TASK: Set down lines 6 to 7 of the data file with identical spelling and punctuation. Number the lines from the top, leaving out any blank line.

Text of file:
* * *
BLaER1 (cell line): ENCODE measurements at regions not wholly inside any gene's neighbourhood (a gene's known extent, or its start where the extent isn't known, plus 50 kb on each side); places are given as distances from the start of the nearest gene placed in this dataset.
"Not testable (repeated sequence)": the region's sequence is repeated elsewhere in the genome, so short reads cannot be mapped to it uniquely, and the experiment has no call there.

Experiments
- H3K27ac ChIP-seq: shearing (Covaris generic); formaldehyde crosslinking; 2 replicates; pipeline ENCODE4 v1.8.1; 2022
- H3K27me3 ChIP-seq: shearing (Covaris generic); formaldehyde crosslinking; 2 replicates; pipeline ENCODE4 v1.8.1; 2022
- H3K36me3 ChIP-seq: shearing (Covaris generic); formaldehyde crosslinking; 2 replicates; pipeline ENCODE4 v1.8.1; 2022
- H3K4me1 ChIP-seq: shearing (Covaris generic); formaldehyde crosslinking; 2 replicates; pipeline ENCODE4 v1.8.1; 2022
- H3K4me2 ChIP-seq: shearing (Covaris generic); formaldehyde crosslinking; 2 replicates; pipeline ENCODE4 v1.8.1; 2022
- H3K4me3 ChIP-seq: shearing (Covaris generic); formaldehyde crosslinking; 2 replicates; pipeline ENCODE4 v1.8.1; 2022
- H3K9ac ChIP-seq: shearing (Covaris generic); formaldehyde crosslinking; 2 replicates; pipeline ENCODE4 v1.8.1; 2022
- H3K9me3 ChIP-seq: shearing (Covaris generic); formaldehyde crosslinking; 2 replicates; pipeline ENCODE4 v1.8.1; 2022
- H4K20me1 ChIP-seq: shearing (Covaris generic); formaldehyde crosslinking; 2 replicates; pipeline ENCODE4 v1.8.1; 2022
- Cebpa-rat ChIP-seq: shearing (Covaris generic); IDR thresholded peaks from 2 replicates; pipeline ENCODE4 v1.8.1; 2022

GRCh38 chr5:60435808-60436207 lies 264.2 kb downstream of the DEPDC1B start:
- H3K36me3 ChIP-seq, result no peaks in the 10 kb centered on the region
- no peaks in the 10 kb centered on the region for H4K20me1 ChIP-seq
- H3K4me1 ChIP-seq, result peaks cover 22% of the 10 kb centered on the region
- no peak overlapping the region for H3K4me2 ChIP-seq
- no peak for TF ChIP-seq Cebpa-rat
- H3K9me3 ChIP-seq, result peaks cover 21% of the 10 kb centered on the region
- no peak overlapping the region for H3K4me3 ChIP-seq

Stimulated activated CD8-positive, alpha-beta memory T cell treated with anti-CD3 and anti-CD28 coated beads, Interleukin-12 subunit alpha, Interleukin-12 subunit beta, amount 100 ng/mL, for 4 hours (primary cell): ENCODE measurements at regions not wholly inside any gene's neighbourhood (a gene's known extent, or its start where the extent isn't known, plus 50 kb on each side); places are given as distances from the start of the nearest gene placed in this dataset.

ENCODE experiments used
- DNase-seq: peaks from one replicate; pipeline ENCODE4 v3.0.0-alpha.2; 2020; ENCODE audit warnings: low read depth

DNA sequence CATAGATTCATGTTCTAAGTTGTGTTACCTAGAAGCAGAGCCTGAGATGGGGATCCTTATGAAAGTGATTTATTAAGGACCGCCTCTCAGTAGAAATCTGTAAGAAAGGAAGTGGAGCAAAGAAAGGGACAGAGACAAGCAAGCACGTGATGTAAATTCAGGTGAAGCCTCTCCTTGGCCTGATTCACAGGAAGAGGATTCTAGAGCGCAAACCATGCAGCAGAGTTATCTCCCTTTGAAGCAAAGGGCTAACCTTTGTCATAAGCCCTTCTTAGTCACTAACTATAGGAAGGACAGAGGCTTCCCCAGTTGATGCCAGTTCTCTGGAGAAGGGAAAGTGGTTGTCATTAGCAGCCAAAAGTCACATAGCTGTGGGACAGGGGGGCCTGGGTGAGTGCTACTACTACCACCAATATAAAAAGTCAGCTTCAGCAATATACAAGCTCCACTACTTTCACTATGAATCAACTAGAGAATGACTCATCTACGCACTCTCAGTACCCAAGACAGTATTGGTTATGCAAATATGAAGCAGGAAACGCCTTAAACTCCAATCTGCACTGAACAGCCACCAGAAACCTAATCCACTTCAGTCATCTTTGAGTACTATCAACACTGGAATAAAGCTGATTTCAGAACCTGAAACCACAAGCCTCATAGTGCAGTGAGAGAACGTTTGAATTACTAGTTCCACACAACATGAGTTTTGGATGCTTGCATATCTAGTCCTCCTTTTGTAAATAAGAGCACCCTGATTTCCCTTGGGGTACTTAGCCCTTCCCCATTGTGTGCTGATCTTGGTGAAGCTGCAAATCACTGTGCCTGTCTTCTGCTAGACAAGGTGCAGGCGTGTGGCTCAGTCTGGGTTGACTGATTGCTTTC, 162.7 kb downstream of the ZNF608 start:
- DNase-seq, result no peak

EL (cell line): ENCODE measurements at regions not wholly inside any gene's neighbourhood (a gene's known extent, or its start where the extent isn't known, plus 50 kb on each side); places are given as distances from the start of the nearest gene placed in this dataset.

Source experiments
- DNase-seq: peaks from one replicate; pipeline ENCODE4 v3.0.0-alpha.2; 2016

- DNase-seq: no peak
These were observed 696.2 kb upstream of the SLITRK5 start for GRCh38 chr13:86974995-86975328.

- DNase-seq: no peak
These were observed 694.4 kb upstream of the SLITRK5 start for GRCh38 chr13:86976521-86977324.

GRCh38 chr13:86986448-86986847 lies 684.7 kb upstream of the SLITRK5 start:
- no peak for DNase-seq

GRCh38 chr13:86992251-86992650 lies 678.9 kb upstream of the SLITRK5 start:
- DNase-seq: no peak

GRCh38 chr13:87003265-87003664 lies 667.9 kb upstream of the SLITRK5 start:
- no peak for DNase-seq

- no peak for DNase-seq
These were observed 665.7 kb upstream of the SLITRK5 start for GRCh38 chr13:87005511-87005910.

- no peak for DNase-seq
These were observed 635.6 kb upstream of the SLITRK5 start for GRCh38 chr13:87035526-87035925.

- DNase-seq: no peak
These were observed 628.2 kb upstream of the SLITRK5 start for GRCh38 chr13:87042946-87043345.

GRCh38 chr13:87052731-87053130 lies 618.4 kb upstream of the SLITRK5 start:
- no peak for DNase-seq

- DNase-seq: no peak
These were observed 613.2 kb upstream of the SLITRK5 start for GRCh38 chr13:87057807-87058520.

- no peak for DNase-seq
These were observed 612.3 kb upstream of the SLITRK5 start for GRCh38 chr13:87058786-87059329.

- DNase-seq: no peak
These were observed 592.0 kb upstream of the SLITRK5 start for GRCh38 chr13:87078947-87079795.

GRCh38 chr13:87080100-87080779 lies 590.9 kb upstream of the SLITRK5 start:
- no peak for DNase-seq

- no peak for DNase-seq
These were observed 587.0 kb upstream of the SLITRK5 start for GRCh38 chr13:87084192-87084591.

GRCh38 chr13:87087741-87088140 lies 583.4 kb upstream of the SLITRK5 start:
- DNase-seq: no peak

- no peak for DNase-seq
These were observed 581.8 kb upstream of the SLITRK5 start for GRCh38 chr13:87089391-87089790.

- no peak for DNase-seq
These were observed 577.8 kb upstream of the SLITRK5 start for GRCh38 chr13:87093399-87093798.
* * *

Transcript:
- H3K36me3 ChIP-seq: shearing (Covaris generic); formaldehyde crosslinking; 2 replicates; pipeline ENCODE4 v1.8.1; 2022
- H3K4me1 ChIP-seq: shearing (Covaris generic); formaldehyde crosslinking; 2 replicates; pipeline ENCODE4 v1.8.1; 2022